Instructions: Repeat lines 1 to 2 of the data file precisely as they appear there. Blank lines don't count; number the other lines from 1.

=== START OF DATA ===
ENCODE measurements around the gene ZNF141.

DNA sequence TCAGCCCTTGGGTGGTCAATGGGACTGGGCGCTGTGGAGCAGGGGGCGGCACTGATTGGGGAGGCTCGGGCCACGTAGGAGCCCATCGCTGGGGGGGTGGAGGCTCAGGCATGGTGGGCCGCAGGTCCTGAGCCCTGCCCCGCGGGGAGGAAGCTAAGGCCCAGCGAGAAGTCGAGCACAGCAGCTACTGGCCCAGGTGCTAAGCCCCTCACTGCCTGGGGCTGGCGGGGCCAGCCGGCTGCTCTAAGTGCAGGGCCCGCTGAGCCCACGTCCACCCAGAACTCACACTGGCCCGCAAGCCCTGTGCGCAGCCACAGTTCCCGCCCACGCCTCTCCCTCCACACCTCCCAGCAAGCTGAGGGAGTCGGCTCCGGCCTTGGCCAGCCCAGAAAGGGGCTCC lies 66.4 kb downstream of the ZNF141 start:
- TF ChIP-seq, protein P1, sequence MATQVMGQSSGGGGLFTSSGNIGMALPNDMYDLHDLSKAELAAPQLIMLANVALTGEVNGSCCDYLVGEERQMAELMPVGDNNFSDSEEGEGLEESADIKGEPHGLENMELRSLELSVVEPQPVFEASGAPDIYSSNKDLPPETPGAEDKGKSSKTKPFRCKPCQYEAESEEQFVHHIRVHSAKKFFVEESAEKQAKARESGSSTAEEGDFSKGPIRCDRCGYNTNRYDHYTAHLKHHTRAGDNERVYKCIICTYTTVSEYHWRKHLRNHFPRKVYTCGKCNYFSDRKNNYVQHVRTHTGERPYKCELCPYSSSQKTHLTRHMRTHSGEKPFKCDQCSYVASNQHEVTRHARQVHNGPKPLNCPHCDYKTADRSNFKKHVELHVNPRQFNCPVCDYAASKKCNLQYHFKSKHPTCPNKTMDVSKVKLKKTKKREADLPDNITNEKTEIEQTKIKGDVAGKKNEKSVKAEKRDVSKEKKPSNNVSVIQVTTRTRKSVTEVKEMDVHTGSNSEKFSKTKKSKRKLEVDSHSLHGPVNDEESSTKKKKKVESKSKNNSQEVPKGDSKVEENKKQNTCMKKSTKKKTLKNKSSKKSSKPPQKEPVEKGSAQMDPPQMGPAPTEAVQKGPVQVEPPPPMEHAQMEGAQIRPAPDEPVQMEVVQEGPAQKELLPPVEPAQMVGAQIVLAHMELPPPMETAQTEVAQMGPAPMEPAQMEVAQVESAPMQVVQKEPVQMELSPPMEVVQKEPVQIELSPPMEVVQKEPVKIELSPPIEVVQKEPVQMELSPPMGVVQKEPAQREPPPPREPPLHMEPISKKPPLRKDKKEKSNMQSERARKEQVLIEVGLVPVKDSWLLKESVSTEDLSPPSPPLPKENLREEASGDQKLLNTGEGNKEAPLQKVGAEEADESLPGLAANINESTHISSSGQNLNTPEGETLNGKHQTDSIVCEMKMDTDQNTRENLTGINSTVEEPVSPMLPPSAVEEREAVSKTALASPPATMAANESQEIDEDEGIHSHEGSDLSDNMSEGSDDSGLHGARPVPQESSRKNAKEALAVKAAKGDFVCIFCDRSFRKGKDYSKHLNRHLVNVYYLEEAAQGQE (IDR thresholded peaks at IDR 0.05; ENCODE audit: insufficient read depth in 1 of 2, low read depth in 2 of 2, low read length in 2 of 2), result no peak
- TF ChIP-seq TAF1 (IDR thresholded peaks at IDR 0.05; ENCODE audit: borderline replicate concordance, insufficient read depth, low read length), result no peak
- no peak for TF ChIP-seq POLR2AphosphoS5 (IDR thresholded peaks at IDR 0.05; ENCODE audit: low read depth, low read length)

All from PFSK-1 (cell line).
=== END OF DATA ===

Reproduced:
ENCODE measurements around the gene ZNF141.

DNA sequence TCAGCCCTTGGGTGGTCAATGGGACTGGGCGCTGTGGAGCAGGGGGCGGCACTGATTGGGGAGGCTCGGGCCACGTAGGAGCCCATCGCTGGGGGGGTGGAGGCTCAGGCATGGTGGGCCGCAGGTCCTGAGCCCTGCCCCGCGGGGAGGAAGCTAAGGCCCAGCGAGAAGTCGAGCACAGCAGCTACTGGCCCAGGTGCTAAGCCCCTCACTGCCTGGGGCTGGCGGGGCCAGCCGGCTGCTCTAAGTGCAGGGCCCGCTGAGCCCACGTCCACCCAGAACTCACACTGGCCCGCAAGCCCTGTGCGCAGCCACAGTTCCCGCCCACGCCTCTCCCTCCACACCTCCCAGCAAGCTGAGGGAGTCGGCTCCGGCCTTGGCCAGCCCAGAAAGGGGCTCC lies 66.4 kb downstream of the ZNF141 start: